Lightning Prompts Closures, Evacuations of Some L.A. County and O.C. Beaches

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Several beaches in Los Angeles and Orange counties were closed or evacuated Thursday due to the threat of lightning as the first of several forecast storms moved through Southern California, officials said.

The first closure -- Zuma Beach in Malibu -- was announced just before 9 a.m.

A short time later, the National Weather Service warned that additional lightning was possible over the next few hours along the beach.

By 9:35 a.m., Santa Monica police announced evacuations at all beach area due to an electrical storm moving through the area. Those on the beach or Santa Monica Pier were urged to head indoors until the storm passed.

As the storm continued to move down the coastline, the beaches and piers in Hermosa Beach and Seal Beach were also shut down.

The Seal Beach Pier has since been reopened.

“For us, if we don’t have lightning strikes in a 10-mile radius within 30 minutes, we are clear to reopen," Said Lt. Pierce of Seal Beach Marine Safety.

It was not immediately clear how long the other closures would be in effect.

Additional beach closures were possible "depending on storm activity and direction," according to a statement from the city of Malibu. Authorities were monitoring other beaches in Los Angeles County, including Venice, Will Rogers, Malibu, Dockweiler and Manhattan Beach.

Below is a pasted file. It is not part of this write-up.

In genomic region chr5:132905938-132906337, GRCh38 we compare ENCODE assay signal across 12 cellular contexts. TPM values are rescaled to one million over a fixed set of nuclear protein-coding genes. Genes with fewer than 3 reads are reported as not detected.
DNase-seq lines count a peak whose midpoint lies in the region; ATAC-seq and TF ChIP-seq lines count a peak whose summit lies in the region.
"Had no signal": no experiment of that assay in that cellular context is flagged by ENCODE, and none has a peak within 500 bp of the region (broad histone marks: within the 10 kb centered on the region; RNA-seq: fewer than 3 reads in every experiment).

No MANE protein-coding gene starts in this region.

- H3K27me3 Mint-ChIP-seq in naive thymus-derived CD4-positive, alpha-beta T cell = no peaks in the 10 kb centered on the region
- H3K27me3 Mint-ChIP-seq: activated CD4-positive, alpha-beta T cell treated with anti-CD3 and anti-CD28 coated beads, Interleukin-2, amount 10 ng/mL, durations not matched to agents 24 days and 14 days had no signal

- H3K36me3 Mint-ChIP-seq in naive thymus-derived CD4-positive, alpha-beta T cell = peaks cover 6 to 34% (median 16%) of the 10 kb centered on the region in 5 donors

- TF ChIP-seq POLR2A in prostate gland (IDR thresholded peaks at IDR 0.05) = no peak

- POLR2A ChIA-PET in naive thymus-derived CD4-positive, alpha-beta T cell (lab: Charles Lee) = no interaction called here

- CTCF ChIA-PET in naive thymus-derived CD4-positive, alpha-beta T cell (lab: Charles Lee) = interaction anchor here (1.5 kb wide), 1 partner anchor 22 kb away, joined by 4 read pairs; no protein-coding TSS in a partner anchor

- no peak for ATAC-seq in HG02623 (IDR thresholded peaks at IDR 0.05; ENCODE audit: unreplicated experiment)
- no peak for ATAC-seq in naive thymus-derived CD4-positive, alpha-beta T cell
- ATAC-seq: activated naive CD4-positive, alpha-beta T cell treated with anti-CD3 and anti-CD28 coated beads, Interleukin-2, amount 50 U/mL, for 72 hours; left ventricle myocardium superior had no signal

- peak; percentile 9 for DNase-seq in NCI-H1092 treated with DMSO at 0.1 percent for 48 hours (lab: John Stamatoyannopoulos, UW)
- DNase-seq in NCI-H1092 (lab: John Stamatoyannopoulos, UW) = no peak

With a series of storms forecast to hit the region between Thursday and Monday, authorities are urging people to stay from all beaches until the thunderstorms pass.

"When Thunder Roars, Stay Indoors," the weather service tweeted.

There are other concerns, however, beyond lightning.

Parts of Malibu were also placed under a flash flood watch from 7:30 a.m. to 3 p.m. amid fears of mudslides and debris flows in the Woolsey Fire burn area. The storm is expected to pass through the area late Thursday morning into the early afternoon, according to the city.

Rain rates are expected to peak at a possible 3/4 inches per hour.

The city noted that homes in recently burned areas are especially at risk for flash flooding and debris flows.

“The big concerns of course with the vastly inundated areas as a result of the Woolsey Fire is any mudslides coming down. So everybody who is out there needs to be very wary," Malibu City Councilman Rick Mullen said.

The bottom line, according to Mullen: “Don’t go out if you don’t need to.”

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